Public rallies to defund San Jose police
Protesters marched from San Jose City Hall to Highway 101 Friday after a Minneapolis Police Officer killed George Floyd, an unarmed black man. Photo by Katie Lauer.

A San Jose schoolteacher asked city leaders at Tuesday's City Council meeting if Police Chief Eddie Garcia thought it was OK for teachers to use rubber bullets on students throwing water bottles in class after the city's top law enforcement leaders justified officers' use-of-force at recent protests.

Following a presentation on police use-of-force, the comment was one of many calling out San Jose police for using tear gas, rubber bullets and pepper spray against protesters.

More than a dozen speakers condemned city leaders' refusal to defund the San Jose Police Department after police officials defended their use of force during Black Lives Matter protests in San Jose following the police killing of George Floyd in Minneapolis. Speakers' opinions on defunding the police varied from reallocating current police funding to other programs to abolishing the department altogether.

Mayor Sam Liccardo publicly opposed defunding the police before the meeting but called for a review of the police's use of force in San Jose.

Garcia appeared to be on the same page, welcoming a review.

Garcia proposed new crowd-control tactics and restrictions on officers' use of force to allow firing rubber bullets only if a person poses a threat or attacks police or other people. Garcia also prohibited knee-on-the-neck choking, vowed to start extensive community outreach to review department policies and supported prohibiting officers fired for gross misconduct from being hired at other police departments.

“We pride ourselves in being transparent,” Garcia said. “We wish to discuss the events of this past week. Our heads are not in the sand. We understand there's frustration in the community about what transpired.”

The police chief praised the majority of his officers' performance during the protests but said there are incidents he's not happy about.

Special Operations Commander Capt. Jason Dwyer said less-than-lethal weapons were used against protesters to prevent widespread arson, assaults and vandalism. However, he said that in recent history, San Jose police had not used those methods for crowd control.

“Basically, our threshold for deploying these weapons was a violent crowd of several hundred people who were attacking officers both hand to hand and by throwing dangerous objects,” Dwyer said. The objects thrown included plastic bottles, glass bottles, asphalt chunks and metal rebar, he said.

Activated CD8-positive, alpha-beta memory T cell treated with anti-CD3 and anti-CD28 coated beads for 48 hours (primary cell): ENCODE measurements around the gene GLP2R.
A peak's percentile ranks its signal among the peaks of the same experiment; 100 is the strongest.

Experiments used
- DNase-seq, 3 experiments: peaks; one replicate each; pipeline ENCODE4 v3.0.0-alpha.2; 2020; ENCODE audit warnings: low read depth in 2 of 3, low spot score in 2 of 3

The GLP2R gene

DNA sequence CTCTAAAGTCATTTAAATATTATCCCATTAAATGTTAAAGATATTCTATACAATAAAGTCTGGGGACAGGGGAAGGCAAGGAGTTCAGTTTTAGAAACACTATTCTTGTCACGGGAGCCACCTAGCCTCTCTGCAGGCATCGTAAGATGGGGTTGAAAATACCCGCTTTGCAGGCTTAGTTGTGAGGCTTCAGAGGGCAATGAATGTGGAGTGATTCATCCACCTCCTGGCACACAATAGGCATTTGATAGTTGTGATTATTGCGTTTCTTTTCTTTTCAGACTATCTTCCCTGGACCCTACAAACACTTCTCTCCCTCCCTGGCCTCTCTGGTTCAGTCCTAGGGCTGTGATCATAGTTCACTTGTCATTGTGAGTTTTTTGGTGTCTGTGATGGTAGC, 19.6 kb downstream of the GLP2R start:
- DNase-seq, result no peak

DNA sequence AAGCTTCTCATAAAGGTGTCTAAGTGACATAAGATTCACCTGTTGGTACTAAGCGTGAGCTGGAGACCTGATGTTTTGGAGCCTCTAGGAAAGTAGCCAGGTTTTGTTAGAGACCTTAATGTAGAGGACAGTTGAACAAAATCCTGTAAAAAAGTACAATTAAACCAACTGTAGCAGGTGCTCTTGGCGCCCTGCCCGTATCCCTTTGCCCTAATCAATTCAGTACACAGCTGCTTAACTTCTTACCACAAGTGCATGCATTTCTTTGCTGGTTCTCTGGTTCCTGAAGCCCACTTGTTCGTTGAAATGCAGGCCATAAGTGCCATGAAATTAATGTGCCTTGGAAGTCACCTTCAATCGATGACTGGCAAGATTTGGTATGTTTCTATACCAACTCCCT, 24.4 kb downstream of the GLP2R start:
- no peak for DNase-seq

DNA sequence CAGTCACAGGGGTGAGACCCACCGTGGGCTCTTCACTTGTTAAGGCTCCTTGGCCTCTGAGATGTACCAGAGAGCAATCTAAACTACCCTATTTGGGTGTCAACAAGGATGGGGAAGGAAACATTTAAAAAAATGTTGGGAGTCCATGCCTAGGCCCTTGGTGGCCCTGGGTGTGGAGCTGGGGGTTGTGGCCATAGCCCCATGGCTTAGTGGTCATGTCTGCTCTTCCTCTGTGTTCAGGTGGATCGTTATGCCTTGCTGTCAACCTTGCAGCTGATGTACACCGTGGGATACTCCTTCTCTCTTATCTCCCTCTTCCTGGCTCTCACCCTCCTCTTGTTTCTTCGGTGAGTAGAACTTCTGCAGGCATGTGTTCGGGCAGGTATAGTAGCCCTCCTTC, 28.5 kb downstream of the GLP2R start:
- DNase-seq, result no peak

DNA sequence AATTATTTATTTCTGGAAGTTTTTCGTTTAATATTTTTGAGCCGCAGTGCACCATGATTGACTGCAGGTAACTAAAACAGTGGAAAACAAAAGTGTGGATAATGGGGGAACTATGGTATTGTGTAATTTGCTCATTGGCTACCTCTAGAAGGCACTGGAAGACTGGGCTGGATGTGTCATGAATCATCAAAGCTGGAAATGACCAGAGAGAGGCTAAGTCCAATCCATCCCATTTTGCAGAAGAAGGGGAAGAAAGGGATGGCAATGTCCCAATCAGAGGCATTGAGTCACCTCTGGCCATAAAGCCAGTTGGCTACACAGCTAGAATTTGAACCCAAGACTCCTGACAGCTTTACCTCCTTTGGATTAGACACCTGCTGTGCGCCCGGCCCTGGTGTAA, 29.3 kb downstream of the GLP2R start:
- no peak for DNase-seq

The special operations commander said the use of chemicals was the first option because it “was purely an irritant” and other weapons would cause “blunt force trauma.”

During the May 29 protest, police used 31 OC blast grenades — devices that spread pepper spray when detonated — and 400 foam rounds against protesters, Dwyer said.

Police used as many as 32 tear gas canisters throughout the protests, he said.

Speakers rallied against the police leaders and the City Council on Tuesday after Dwyer said throwing “full plastic bottles of water” fell under “assaults with deadly weapons.”

“I think it's contemptible to hear these officers talking about fearing for their lives in the face of rocks and soda bottles,” said Richard Gutierrez.

Several people who were at the protest said they were injured by police and called for a ban on rubber bullets. The said the police provoked the violence.

“Someone threw an empty water bottle at the cops, and in response they sent projectiles and sent tear gas and me and my friends had to run inside the stairwells of basically the parking garage,” said Areej Hasan, an Eastside schoolteacher who was at a protest. “As we were walking to our car to go home, the rubber bullet guns were pointed at us and the cops were saying expletives at us.”

The teacher said the police escalated the situation.

“It's ridiculous to say they're within the riot when they're actually starting the riot themselves,” Hasan said.

Speakers extended their criticism beyond the protests.

“This was not just about the protest. My concern is that it's emblematic about a deeper cultural issue and overall perspective in the police department about the use-of-force and bias more broadly,” said Aaron Zisser, the former independent police auditor of San Jose. “I think there has to be an examination of the culture and the leadership at the police department.”

Despite a pledge by Liccardo to reform the police, protesters urged him to defund the department and channel dollars to other resources.

“Our youth demand that you defund the police...,” said Eastside Education Specialist Jesse Springer. “We're the adults here, these are the children asking us to do this, so let's stand up and own up to our adulthood here.”

Liccardo said he was listening to protesters with a “different ear” than last week and apologized to people who said they were injured by police.

Though one person opposed police defunding, arguing that businesses needed their support, a local business owner said there is deep distrust of police among her downtown community.

“My personal experience with law enforcement in San Jose and around the Bay have led me to the position that I would never, under any circumstances, call the police; every interaction I've had with a police officer as an adult has left me feeling scared, humiliated, confused and often all three,” said local business owner Cristina Muñoz.

The mayor said the discussion will continue on Friday.

Contact Mauricio La Plante at [email protected] or follow @mslaplantenews on Twitter.

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